For the global trade system to work in the long term, everyone – including multinationals - must recognise that such short term behaviour is only likely to result in a backlash, a retreat to protectionism, and inevitably to a world that is
On tax competition
I do know that you are dealing with the issue of tax havens. The steady downward adjustment in corporate tax rates reflects both competition between countries as well as a steady erosion of the tax bases of major countries, forcing the tax burden to be shifted to the less powerful but more vulnerable.
In the name of competitiveness, the tax burden on the top 1 per cent of earners has declined precipitously. In a world of rising inequality, this cannot be correct. Again, only joint action by partners in a global village can deal with such inequities. More generally, it must be of concern to policy makers and tax administrators that changes to tax policies have been a significant factor driving rising inequality in the world today.
On multinational companies
One of the by-products of globalisation is that there are now fewer brands with large global brands usurping smaller regional ones. From a tax perspective, some multinationals engage in behaviour that is aimed at one purpose – the
minimisation of tax. Our world needs a set of rules that are simple, transparent and equitable to differentiate legitimate competition between countries from the steps and measures that make tax evasion or avoidance easier.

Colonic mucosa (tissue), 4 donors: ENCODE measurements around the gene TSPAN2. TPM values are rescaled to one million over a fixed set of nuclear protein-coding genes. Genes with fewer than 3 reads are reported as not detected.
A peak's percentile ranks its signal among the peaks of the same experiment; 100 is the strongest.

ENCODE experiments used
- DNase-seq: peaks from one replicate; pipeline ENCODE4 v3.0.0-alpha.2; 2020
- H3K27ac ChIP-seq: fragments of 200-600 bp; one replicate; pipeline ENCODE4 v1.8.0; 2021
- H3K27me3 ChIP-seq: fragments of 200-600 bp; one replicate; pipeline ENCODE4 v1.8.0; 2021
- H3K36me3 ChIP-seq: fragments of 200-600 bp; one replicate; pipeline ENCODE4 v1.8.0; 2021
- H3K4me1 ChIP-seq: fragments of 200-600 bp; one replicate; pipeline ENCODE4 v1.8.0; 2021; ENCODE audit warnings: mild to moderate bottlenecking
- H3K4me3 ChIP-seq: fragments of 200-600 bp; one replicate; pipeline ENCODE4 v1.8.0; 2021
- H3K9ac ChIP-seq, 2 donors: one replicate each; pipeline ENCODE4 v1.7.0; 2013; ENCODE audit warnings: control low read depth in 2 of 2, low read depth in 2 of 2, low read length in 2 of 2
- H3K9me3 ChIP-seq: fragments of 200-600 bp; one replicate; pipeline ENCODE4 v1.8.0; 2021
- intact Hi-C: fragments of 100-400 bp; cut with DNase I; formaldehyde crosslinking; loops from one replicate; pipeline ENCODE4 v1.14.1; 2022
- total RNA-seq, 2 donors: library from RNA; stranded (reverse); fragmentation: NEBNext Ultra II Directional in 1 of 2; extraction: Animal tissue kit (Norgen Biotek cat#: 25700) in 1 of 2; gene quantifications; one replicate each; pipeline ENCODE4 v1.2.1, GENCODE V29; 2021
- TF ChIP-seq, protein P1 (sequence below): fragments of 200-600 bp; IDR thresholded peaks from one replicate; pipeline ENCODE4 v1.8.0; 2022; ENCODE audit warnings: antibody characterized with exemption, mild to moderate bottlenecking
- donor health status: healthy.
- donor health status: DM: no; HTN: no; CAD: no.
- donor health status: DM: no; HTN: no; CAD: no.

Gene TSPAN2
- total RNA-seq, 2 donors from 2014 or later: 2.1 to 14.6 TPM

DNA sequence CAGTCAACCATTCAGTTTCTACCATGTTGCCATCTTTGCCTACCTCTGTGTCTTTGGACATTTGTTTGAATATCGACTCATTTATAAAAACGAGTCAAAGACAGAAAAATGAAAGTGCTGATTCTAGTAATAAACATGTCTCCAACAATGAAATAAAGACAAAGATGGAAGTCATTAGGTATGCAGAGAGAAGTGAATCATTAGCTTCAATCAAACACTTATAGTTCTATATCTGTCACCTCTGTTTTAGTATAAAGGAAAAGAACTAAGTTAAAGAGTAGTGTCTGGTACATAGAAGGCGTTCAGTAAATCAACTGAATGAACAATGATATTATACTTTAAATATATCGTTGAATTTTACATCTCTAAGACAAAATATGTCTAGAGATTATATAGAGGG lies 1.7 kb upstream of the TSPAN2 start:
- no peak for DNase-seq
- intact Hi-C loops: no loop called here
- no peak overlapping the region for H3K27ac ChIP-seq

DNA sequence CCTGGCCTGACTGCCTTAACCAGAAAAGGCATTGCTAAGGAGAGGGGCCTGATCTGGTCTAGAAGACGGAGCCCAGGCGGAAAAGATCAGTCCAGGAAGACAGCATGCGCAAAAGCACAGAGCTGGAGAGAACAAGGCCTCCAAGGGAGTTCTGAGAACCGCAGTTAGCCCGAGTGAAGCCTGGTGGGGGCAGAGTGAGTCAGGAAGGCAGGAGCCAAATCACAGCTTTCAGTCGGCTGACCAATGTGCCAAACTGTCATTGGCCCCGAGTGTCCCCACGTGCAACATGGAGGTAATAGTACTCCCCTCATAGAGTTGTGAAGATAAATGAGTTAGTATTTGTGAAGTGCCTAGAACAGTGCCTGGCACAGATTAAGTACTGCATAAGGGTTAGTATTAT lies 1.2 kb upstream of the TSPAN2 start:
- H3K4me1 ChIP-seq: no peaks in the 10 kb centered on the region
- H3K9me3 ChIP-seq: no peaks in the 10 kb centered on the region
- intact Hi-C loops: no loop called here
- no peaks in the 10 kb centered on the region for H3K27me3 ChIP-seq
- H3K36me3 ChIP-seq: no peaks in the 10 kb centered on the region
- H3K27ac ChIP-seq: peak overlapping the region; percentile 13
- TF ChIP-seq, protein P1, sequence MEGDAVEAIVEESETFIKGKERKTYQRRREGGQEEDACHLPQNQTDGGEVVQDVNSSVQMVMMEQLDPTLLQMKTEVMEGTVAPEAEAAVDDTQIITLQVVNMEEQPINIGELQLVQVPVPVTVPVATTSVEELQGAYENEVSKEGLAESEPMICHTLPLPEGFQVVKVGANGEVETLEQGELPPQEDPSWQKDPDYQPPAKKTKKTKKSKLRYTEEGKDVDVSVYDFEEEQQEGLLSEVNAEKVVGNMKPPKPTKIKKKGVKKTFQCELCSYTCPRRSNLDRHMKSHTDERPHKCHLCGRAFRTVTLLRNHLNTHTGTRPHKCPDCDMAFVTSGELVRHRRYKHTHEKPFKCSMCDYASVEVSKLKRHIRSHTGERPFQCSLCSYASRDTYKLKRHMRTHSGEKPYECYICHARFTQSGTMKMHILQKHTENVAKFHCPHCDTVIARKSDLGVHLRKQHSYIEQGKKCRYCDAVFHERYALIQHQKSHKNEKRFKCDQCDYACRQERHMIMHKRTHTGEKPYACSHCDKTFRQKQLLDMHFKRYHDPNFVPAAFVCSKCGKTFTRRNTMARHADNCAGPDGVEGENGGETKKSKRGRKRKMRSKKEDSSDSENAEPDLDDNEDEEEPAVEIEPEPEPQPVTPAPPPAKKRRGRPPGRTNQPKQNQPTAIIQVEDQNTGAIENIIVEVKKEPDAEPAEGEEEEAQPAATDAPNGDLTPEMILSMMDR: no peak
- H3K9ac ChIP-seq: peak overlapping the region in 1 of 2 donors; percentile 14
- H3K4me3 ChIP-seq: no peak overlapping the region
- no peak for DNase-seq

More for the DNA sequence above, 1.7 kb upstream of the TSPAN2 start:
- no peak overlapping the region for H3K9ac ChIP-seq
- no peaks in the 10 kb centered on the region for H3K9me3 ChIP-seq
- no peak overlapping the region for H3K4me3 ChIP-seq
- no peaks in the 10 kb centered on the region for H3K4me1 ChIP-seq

(again) For the global trade system to work in the long term, everyone – including multinationals - must recognise that such short term behaviour is only likely to result in a backlash, a retreat to protectionism, and inevitably to a world that is poorer.
On the bankers, the accountants, the lawyers
I agree with your focus on tax intermediaries – the accounting and legal professions, investments banks, and so on. The role and influence of tax intermediaries on the tax-paying public, including corporates is significant. Tax administrations need to demonstrate that they operate on the basis of fairness, that they are transparent, that the laws governing taxes are clear and that good governance is practiced. This goes along with making it easier to comply through innovative measures designed to make paying tax easier.